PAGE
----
Investigating a Whistleblower Case

Below, a whistleblower attorney answers questions about the investigation aspect of a whistleblower case and what lawyers should be mindful of when taking on a whistleblower case. To learn more, schedule an appointment with a DC lawyer who is well-versed in whistleblower case proceedings.

What Should Whistleblower Lawyers Understand About Investigating Cases

It is very rarely the case where a False Claims Act lawyer or whistleblower lawyer knows absolutely everything. They may know three-quarters of everything and they may know nine-tenths of everything, but big fraudulent activity usually involves many people. There can be a lot of moving parts to that. So, I think for lawyers, you have to remember that. Even when your client does know everything it can take a while to have them tell the whole story.

Lawyers have to keep asking. Your client will say one thing and you have to follow it up with other things because it may trigger, more memories from the client. The client may know more things than they think to tell the lawyer in the first meeting. The more that you can find out before you file the case, usually the better for the case. You could say it’s  a constant process to learn as much as you possibly can about the client, the client’s case, maybe the industry that the client is coming from. There’s a lot to learn and you just have to keep asking.

How Do You Know When You Have Enough Evidence For The Government?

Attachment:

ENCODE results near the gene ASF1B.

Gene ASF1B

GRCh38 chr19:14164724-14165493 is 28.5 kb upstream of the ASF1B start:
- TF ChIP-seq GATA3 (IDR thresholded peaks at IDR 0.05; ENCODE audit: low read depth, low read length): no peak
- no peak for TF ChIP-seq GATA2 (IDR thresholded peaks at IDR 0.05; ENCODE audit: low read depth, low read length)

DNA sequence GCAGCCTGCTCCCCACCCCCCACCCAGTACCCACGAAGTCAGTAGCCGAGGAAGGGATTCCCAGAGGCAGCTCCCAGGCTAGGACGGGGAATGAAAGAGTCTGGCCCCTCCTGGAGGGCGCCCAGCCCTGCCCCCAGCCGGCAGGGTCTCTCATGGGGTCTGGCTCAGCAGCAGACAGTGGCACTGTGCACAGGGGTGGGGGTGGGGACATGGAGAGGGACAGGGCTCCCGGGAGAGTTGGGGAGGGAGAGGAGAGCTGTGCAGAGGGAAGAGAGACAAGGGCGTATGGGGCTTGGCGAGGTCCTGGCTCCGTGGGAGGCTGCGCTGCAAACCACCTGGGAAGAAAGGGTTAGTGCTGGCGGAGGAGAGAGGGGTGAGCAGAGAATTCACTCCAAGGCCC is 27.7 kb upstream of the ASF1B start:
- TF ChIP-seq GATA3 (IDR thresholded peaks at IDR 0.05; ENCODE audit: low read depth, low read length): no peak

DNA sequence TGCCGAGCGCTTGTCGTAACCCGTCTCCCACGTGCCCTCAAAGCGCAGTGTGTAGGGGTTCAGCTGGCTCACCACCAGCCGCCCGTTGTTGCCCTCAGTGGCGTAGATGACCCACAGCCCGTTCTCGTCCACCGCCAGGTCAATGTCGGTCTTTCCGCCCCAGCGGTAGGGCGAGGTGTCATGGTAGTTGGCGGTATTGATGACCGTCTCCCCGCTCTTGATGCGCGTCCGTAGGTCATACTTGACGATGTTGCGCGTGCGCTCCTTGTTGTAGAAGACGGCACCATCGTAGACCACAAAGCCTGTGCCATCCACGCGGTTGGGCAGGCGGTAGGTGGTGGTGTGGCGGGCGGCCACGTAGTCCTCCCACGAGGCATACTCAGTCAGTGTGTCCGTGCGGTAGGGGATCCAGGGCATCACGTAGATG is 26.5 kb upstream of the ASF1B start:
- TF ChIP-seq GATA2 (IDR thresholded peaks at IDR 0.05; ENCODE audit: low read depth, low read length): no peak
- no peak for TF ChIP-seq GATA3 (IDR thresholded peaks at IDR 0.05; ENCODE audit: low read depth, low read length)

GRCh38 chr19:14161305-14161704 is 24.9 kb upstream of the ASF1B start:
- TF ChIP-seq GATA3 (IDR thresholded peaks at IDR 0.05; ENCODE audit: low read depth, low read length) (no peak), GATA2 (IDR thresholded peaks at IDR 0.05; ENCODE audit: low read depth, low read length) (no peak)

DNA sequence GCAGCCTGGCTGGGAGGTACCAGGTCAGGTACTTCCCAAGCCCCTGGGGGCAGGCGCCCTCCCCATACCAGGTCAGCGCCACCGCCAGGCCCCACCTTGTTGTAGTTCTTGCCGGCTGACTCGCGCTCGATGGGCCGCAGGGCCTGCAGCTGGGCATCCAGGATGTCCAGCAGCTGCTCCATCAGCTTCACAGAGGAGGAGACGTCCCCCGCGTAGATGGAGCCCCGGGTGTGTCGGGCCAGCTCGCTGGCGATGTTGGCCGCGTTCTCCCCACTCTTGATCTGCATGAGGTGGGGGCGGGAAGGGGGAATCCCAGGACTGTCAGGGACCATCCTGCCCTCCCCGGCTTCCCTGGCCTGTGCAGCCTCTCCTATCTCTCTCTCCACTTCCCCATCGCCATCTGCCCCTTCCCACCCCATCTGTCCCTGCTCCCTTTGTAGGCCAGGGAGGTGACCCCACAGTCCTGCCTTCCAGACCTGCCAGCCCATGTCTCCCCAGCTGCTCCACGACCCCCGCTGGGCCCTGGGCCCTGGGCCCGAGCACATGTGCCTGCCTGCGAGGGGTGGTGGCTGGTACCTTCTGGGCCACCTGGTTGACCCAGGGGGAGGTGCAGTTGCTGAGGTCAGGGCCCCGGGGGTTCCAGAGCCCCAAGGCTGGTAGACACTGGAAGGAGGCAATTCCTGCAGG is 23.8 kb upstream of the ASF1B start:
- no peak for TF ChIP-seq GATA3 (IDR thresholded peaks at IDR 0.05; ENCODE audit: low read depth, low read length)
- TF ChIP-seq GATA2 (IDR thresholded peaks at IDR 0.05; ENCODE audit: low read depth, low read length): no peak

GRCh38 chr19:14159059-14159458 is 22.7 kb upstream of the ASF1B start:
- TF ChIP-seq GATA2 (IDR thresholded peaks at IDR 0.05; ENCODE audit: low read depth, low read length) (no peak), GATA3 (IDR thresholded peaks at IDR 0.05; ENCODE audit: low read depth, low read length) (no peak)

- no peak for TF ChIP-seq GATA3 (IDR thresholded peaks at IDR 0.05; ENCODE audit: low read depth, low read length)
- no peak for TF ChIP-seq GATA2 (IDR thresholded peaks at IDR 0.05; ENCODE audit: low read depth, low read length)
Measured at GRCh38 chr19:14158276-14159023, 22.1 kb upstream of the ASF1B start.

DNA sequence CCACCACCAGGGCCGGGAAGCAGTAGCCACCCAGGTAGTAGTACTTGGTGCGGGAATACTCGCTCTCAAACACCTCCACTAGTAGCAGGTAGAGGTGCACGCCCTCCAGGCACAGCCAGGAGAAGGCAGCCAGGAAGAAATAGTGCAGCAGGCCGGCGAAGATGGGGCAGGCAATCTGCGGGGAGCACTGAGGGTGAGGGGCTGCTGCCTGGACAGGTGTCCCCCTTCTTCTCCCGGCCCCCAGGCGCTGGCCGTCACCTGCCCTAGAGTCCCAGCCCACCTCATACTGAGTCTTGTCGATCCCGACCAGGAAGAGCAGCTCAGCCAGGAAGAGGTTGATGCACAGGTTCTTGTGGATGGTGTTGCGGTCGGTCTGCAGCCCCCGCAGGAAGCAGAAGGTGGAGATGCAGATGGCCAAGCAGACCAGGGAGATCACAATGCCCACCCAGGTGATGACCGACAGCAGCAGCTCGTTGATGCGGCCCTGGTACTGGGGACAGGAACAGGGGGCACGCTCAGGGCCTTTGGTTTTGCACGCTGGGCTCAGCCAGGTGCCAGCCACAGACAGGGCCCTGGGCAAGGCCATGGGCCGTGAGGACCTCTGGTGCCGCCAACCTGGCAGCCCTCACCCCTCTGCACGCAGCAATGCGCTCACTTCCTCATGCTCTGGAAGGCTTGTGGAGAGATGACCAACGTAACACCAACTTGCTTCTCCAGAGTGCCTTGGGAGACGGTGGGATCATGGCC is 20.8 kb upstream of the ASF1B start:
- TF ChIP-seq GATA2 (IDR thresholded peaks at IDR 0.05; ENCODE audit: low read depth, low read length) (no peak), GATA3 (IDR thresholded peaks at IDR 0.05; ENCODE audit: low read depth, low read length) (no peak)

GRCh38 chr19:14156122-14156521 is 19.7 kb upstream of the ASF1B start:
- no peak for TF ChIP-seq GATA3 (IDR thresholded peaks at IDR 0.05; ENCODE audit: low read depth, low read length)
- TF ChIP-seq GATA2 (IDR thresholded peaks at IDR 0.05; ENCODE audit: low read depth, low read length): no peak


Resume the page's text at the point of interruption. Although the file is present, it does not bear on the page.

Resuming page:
Most people would answer that by saying if you’ve got a complaint that can survive what’s called Rule 9(b), which requires that you plead fraud with particularity, you almost certainly have enough– you certainly have enough at that point to file. You certainly need a good faith belief that a false claims has been has been committed and that, isn’t as easy as it sounds. Fraud or at least a false claim being presented to the government, can take quite a bit of investigation and discussion with your client to get to the point where you’re comfortable that that has in fact occurred because a lot of things can be wrong at the business.

A lot of things can be done sloppily. There can be negligence. People can make mistakes. None of that necessarily means that somebody submitted a false claim or committed fraud against the government. It can take some time to get to that point and you do absolutely need a good faith belief and some evidence to support it; that that is what happened. If you have all that, you’re probably in pretty good shape.

How Long Does It Usually Take to Get Enough Evidence?

The timeframe of an investigation really varies. Sometimes you have a situation where the client shows up with everything all understood and you can do it very fast. And sometimes, the client may disappear, the client may be abroad, the client may not provide you with the information, or the client– I’ve had a situation unfortunately where a client got sick and there was really nothing anyone could do until the client got better and that caused me quite a bit of time. So, that can certainly vary.